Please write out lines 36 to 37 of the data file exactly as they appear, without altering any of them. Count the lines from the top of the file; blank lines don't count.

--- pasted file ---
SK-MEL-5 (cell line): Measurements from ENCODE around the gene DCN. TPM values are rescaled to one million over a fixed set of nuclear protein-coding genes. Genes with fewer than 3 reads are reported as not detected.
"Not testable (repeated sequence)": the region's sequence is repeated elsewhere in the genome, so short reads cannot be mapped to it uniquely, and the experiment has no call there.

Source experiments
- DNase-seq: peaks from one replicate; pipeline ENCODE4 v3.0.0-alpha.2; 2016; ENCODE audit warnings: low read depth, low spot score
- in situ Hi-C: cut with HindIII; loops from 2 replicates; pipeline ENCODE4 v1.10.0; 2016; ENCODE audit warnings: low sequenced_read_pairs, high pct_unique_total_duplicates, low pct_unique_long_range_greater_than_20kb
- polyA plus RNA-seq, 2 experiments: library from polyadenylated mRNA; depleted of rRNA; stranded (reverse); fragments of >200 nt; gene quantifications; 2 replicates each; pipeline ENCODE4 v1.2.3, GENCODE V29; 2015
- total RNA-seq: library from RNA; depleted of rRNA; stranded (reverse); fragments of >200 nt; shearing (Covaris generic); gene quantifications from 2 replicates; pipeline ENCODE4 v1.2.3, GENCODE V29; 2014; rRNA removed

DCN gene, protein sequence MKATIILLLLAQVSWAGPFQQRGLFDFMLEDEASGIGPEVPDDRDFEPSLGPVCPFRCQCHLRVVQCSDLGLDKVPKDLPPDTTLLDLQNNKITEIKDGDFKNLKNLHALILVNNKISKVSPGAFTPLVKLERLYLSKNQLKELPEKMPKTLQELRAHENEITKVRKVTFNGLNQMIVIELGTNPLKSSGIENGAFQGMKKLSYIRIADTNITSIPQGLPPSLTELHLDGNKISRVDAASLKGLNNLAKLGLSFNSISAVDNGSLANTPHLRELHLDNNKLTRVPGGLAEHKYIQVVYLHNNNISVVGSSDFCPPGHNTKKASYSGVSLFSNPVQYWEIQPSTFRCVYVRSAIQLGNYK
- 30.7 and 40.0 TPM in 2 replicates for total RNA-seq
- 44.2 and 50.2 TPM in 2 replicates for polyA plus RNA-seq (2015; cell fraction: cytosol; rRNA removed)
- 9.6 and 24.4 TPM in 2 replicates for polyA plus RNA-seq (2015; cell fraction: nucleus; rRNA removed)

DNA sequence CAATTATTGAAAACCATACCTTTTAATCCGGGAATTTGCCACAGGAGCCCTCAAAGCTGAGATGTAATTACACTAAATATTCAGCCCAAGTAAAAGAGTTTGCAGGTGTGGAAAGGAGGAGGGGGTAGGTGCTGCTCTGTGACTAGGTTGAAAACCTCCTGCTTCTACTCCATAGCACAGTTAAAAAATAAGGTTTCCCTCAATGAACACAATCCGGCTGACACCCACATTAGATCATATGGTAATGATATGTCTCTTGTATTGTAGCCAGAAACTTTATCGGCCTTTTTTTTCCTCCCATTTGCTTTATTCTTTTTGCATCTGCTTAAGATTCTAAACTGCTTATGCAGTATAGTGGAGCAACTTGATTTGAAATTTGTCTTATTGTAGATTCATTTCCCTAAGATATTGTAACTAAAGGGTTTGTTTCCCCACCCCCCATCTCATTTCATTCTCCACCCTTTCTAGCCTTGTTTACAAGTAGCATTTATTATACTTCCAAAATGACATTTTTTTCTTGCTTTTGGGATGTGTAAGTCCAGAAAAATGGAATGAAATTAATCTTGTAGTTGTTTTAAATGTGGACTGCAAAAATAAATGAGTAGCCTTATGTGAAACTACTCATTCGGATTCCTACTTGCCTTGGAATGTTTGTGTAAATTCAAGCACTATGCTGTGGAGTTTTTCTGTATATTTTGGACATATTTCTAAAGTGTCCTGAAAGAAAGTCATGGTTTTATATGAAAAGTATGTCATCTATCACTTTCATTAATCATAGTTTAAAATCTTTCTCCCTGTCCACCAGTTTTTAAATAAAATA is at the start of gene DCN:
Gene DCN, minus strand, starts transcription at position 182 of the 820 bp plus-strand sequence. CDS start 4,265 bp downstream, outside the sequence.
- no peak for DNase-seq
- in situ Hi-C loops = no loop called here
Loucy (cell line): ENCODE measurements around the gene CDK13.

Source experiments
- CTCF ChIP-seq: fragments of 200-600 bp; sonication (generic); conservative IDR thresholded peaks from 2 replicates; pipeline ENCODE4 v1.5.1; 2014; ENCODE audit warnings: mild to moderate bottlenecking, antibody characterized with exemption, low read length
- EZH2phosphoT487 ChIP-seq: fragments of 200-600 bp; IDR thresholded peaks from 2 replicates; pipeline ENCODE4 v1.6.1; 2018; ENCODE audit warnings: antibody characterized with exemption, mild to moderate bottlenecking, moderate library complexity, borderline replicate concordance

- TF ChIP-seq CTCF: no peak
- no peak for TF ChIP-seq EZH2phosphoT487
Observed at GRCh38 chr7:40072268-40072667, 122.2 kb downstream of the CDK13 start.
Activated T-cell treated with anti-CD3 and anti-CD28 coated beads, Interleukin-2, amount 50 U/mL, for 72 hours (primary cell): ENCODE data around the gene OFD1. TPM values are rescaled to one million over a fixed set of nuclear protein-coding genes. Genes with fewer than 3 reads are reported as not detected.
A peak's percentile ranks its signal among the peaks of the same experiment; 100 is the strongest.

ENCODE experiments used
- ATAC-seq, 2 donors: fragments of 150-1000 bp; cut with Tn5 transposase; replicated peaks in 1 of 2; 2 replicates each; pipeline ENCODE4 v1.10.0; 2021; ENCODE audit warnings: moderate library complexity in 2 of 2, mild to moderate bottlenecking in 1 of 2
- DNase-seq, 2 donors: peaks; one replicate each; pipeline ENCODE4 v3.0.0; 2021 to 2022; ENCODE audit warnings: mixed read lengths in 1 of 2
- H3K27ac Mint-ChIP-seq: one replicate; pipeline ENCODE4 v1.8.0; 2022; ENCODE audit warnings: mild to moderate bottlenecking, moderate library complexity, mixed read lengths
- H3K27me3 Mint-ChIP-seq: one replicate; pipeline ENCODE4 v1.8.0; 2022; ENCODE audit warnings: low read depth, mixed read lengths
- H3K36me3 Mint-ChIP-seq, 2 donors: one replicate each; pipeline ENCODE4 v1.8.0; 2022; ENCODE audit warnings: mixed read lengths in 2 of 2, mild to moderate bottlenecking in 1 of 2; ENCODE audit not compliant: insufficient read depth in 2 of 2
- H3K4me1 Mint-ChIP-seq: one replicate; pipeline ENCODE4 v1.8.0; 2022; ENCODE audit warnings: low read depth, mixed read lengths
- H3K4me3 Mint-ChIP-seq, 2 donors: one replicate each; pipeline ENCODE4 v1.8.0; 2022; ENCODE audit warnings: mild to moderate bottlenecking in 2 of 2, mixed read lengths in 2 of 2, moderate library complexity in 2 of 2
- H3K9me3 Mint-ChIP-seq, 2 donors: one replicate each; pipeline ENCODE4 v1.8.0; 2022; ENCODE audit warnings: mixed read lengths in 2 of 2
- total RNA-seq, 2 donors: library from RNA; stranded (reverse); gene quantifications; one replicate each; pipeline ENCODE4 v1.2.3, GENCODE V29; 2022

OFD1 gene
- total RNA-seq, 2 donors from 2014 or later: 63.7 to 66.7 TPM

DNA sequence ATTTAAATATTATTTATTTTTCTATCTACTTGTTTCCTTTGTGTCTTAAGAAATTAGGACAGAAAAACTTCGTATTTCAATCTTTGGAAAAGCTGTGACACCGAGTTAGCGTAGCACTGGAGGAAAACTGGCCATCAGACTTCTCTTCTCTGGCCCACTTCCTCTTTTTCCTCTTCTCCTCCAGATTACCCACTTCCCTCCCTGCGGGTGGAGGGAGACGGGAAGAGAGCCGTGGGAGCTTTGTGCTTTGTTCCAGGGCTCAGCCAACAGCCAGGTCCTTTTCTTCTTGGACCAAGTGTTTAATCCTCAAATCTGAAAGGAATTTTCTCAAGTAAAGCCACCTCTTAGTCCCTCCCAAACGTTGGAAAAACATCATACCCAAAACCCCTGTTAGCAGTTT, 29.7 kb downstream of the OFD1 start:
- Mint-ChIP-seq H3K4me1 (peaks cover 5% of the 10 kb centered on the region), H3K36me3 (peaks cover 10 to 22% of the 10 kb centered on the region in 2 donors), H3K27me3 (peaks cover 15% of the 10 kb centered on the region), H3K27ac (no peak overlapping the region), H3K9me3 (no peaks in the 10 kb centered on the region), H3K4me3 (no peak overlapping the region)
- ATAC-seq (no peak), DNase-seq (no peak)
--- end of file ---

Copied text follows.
- total RNA-seq, 2 donors from 2014 or later: 63.7 to 66.7 TPM

DNA sequence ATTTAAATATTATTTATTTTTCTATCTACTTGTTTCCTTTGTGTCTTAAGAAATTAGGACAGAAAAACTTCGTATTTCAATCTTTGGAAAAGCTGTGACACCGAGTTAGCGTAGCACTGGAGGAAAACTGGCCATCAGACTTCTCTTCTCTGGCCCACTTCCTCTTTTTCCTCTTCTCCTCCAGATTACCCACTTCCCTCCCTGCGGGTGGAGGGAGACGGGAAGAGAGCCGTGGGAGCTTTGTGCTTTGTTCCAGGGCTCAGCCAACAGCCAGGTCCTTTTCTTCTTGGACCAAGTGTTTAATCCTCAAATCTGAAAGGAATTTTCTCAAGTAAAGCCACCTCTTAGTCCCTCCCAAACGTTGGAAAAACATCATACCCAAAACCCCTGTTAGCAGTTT, 29.7 kb downstream of the OFD1 start: